[Review] Angry Birds Fight

If it looks boring that's because it is.

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Angry Birds Fight!

  • Developer: Rovio Entertainment Ltd.
  • Genre: Puzzle, RPG
  • Download from Google Play
  • Download from iTunes

The fact that Angry Birds Fight sports a nearly immaculate rating on both iTunes and Google Play makes me sad and befuddled. The game launched this spring in Asia Pacific region and a few weeks ago worldwide, so the overall downloads have reached the 3 million count. How on Earth that amount of users managed to rate the game so high, I wonder? And then it dawns on me, as I watch my 6-years old niece giggle while playing, and bursting into tears when her parents try to deprive her from the new guilty pleasure. Angry Birds Fight is still aimed at the younger audience, which is easily manipulated and fooled. But you don’t get everyone fooled, Rovio. That poultry stinks rotten, and what you did here is pour a bottle of vinegar on the meat to make it smell like it’s fresh. And it’s not – the taste is sour and dry.

Gameplay/ or all the things that are wrong with this game

AB Fight is the eleventh game in the infamous franchise, and if Epic and GO felt like Rovio was struggling to repeat the initial Angry Birds success releasing more and more spin-offs, Fight feels like the developer is desperate.

The description and the screenshots may lead you to believe AB Fight is a match-three puzzler with RPG and social elements blended. While we love the cross-genre games, especially if they innovate and dare to risk, AB Fight is nothing of the kind. Not only does it not bring anything new to the table, but it brings all the possible freemium vice, wraps it in the famous poultry characters wallpaper and makes you feel like you’re playing a game. You’re not, and here is why.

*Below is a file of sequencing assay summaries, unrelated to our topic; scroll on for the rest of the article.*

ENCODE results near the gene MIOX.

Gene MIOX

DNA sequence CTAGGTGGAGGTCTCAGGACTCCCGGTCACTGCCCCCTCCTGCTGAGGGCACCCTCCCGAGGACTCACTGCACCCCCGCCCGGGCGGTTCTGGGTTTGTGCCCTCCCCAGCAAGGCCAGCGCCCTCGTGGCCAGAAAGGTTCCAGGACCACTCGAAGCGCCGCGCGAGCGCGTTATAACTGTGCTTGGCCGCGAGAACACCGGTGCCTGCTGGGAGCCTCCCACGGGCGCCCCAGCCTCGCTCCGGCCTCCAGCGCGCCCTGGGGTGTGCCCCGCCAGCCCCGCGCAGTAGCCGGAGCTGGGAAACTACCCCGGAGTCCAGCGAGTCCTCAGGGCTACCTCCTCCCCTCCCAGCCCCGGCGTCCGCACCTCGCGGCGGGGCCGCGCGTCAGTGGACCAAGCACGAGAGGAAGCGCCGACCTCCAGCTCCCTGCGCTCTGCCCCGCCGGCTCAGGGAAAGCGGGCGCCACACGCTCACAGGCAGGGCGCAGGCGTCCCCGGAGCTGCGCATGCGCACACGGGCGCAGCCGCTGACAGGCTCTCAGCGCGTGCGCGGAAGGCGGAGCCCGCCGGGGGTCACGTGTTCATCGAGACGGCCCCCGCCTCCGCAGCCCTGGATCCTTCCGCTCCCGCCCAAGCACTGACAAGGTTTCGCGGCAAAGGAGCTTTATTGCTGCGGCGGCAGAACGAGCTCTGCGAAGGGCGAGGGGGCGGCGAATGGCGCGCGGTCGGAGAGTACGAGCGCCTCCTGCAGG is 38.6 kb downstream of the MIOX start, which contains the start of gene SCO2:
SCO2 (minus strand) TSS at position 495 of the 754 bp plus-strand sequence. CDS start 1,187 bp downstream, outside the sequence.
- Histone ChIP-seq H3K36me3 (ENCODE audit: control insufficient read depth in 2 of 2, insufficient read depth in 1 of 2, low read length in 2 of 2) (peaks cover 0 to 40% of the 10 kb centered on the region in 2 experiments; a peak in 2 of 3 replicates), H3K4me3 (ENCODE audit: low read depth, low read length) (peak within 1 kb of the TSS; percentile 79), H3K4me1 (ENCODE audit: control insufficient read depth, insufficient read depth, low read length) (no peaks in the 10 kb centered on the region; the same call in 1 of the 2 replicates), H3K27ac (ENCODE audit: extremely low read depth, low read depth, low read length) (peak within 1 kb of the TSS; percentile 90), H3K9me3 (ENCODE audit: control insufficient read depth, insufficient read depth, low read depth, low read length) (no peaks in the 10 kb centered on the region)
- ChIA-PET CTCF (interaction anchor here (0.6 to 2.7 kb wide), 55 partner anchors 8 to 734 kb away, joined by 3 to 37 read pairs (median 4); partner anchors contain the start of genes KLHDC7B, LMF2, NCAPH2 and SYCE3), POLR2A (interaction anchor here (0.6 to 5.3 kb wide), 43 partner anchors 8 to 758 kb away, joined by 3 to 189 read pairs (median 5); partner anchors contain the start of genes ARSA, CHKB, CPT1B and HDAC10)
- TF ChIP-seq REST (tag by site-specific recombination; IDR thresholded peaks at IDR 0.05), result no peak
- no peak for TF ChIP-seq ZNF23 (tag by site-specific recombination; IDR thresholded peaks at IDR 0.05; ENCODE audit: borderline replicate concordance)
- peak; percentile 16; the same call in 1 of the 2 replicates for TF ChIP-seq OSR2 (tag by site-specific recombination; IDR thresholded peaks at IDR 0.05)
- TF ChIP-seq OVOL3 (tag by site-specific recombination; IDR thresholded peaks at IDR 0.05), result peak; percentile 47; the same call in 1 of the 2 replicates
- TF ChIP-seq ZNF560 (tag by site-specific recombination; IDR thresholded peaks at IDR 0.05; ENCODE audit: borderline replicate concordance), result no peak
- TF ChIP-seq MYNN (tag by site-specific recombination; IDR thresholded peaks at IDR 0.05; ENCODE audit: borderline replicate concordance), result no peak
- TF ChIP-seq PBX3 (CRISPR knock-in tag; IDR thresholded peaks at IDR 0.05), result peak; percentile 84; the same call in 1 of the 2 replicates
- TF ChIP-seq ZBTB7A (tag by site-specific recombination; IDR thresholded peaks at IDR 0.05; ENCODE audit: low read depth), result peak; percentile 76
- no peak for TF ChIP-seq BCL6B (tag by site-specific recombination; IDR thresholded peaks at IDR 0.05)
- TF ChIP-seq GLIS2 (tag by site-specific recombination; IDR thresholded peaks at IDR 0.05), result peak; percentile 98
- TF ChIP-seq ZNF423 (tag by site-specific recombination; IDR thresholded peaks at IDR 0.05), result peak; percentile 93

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That pig’s “facial” expression is pretty much how the entire game feels.

Reason #1. Not a case of match-three done right

First of all, if you like match-three games, you won’t be doing much of it here. The match-three element is confined in the 45-second rounds, where you can’t really focus and work out a strategy to match more than three items.

Here is how the game works. You unlock birds step by step and add them to your team. Then you take one of them and go battle it out against other players worldwide in one-on-one multiplayer. Your bird just stands there in front of your opponent’s bird during the 45 seconds you have to make as many matches on the grid positioned below. The items to match are the titular birds, and even though the game gives you the hints which you can match next, you want to draw combos. The latter can make traps for your opponent, who is faced with the identical grid.

As you match the birds on the grid, your bird is receiving some boost power. Once the time is out, the game gives you a bonus time, during which you can’t match, but the AI matches them birds for you. When that is over, the two birds, your and that of your opponent, start fighting.

Reason #2. No fighting done right

You don’t have any influence on the battle. Everything is set and done before the battle even begins. In fact, the outcome is decided even before you hectically match those birds on the grid to draw combos. The outcome of the battle depends solely on the stats of your bird, and if the game matches you against an opponent with better stats, it makes no sense continuing.

Try this – if you get matched against a weaker opponent, don’t match any birds at all, and you will win any way. Needless to say you don’t stand a chance against a bird with better stats.

Reason #3. Gameplay